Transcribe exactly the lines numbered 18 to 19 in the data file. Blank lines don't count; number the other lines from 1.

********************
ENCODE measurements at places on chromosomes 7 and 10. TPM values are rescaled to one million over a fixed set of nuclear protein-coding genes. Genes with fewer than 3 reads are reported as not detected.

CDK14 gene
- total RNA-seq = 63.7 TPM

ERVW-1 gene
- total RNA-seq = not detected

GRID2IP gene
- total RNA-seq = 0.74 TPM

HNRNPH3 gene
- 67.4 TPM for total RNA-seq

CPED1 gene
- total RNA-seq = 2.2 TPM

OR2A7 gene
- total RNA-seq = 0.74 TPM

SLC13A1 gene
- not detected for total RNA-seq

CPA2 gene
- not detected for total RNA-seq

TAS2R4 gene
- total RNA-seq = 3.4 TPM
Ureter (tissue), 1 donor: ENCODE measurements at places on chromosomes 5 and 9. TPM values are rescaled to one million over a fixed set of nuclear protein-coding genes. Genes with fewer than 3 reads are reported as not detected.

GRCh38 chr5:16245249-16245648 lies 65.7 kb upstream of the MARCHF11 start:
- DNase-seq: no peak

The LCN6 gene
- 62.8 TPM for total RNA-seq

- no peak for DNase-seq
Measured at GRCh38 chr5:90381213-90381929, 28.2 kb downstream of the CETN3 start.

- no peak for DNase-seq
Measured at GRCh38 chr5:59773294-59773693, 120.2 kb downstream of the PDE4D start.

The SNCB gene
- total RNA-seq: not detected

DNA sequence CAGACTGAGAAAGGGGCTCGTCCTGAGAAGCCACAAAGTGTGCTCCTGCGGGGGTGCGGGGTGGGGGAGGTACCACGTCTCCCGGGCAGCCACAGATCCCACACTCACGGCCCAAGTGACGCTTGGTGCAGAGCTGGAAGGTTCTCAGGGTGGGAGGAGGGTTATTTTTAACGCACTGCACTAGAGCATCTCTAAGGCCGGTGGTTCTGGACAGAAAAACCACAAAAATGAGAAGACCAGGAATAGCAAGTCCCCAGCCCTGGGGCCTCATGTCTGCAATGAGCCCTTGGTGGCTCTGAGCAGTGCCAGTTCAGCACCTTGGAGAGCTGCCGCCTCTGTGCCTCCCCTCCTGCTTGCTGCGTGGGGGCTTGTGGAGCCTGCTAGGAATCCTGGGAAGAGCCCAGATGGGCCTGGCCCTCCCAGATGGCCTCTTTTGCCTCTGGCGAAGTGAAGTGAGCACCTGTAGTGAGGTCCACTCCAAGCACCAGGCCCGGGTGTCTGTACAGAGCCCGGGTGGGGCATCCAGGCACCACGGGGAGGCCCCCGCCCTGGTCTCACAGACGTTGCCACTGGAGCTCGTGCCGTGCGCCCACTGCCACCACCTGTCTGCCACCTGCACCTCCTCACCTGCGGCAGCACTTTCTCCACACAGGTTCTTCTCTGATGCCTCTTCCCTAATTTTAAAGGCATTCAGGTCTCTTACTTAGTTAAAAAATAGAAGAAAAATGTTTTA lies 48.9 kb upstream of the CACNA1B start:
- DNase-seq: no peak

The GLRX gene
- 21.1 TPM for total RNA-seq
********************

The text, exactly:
TAS2R4 gene
- total RNA-seq = 3.4 TPM